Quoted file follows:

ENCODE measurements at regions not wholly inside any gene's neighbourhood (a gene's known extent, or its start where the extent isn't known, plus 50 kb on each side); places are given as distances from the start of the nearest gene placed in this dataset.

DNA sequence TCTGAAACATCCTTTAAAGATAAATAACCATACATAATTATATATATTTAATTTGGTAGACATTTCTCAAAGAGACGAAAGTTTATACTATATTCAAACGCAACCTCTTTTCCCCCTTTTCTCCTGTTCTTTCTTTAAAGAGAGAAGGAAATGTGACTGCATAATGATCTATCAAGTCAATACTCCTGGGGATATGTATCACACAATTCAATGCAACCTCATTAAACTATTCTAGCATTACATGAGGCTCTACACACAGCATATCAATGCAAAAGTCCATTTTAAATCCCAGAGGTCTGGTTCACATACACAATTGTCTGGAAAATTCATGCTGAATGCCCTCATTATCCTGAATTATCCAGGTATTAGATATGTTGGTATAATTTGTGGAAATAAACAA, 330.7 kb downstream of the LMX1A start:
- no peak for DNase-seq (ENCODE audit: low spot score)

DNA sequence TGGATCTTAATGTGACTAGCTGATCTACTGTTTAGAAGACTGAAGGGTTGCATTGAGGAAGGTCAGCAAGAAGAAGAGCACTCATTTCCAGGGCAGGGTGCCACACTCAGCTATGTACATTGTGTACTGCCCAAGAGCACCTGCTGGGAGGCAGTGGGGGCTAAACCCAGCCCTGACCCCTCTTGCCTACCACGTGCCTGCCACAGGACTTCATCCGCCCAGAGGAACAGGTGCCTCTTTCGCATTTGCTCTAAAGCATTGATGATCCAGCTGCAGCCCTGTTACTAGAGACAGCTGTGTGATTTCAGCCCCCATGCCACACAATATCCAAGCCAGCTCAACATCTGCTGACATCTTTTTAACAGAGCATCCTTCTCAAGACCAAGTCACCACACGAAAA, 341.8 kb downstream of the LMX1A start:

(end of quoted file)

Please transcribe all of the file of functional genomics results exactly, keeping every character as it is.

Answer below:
ENCODE measurements at regions not wholly inside any gene's neighbourhood (a gene's known extent, or its start where the extent isn't known, plus 50 kb on each side); places are given as distances from the start of the nearest gene placed in this dataset.

DNA sequence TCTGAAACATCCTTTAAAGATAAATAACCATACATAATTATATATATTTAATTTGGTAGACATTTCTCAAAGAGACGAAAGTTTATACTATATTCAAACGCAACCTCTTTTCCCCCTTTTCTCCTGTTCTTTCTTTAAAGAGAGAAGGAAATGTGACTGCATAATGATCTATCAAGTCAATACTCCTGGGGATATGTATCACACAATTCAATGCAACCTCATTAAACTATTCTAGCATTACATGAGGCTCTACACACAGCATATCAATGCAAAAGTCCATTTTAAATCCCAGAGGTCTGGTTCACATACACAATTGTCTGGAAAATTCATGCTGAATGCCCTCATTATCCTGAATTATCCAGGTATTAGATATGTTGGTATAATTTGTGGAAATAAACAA, 330.7 kb downstream of the LMX1A start:
- no peak for DNase-seq (ENCODE audit: low spot score)

DNA sequence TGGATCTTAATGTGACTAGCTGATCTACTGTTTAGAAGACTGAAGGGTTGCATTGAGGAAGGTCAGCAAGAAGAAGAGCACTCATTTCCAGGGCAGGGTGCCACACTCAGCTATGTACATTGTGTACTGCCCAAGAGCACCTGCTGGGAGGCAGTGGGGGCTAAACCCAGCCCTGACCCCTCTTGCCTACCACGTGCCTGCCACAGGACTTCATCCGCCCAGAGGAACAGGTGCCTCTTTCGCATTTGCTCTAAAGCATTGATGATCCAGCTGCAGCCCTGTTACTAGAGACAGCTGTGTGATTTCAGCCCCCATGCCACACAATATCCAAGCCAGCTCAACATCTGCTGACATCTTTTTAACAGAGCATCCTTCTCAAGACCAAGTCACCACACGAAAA, 341.8 kb downstream of the LMX1A start: